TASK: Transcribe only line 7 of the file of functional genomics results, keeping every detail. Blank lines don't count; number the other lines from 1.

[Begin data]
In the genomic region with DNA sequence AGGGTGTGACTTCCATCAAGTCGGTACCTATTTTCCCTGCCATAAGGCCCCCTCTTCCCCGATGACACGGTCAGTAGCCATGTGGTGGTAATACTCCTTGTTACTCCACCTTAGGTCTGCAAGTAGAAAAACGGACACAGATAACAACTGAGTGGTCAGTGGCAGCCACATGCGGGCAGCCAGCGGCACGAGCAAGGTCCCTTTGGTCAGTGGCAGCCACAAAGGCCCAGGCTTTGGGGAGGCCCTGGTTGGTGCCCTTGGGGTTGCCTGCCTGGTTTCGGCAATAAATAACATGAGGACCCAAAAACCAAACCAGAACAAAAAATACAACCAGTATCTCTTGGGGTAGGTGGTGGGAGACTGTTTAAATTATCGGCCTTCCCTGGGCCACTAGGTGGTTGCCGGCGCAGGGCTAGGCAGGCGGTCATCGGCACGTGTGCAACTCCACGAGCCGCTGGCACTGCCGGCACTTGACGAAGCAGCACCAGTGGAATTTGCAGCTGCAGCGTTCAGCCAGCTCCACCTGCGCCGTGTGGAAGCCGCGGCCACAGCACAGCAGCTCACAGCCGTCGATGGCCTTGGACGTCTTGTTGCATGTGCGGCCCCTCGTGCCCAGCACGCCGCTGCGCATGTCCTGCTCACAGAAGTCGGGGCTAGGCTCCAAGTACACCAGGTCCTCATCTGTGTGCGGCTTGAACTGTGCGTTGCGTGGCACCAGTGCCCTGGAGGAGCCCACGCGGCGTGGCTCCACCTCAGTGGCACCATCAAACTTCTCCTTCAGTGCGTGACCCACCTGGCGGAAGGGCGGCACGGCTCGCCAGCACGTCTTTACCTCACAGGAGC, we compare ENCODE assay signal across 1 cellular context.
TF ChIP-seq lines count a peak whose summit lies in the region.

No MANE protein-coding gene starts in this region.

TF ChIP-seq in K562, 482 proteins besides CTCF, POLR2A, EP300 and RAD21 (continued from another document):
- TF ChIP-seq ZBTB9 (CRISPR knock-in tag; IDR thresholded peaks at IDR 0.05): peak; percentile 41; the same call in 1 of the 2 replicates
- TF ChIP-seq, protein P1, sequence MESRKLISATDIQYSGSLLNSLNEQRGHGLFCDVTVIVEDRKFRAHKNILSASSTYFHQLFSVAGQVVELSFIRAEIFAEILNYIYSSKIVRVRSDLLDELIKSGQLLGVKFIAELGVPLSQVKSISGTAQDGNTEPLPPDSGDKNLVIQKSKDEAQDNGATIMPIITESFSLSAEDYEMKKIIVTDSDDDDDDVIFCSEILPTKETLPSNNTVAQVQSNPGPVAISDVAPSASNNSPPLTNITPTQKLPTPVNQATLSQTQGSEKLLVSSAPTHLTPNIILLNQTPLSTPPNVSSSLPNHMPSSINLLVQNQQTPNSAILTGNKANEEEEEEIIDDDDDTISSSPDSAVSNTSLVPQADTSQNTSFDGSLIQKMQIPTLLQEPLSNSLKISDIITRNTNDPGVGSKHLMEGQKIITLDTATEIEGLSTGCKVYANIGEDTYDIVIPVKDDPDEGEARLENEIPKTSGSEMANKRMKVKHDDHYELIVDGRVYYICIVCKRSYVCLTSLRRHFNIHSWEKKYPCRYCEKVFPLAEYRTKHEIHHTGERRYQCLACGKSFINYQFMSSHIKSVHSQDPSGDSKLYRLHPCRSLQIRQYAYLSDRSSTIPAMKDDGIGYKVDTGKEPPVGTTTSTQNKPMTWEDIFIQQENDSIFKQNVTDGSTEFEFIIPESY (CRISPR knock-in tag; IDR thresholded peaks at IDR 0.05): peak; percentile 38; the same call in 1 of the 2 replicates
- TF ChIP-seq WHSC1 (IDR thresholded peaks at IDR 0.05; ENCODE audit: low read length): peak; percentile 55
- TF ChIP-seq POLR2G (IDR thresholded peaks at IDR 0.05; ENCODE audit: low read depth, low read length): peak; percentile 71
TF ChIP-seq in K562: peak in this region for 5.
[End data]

- TF ChIP-seq WHSC1 (IDR thresholded peaks at IDR 0.05; ENCODE audit: low read length): peak; percentile 55